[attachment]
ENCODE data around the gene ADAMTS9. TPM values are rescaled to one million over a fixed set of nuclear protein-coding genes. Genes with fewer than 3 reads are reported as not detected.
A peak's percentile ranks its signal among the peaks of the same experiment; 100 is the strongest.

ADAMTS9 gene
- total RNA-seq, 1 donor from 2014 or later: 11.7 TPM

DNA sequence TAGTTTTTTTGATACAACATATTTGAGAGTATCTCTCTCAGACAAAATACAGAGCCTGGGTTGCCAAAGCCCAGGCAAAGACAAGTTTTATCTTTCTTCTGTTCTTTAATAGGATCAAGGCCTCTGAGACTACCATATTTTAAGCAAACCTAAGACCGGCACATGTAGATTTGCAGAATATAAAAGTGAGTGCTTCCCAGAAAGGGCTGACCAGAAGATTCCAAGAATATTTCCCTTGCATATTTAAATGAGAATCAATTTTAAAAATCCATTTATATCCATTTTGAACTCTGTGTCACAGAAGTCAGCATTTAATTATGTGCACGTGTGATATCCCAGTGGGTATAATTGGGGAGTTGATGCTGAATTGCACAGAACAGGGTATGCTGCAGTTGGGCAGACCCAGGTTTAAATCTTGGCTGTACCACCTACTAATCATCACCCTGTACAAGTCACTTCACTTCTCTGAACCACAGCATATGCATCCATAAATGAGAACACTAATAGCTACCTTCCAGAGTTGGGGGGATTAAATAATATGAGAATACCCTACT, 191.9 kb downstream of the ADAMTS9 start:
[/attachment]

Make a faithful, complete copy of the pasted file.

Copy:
ENCODE data around the gene ADAMTS9. TPM values are rescaled to one million over a fixed set of nuclear protein-coding genes. Genes with fewer than 3 reads are reported as not detected.
A peak's percentile ranks its signal among the peaks of the same experiment; 100 is the strongest.

ADAMTS9 gene
- total RNA-seq, 1 donor from 2014 or later: 11.7 TPM

DNA sequence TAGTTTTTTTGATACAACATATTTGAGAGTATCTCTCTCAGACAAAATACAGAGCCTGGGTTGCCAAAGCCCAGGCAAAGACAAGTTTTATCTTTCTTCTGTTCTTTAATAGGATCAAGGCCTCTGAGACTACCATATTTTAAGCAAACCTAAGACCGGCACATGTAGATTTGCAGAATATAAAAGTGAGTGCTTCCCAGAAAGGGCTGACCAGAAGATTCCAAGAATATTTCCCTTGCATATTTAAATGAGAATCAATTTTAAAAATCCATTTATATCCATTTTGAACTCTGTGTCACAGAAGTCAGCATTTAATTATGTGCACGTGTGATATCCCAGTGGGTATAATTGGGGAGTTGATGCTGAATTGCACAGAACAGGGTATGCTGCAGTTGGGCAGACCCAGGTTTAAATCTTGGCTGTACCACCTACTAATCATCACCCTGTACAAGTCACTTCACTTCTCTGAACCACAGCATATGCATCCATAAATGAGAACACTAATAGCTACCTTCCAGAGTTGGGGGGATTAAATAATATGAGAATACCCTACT, 191.9 kb downstream of the ADAMTS9 start: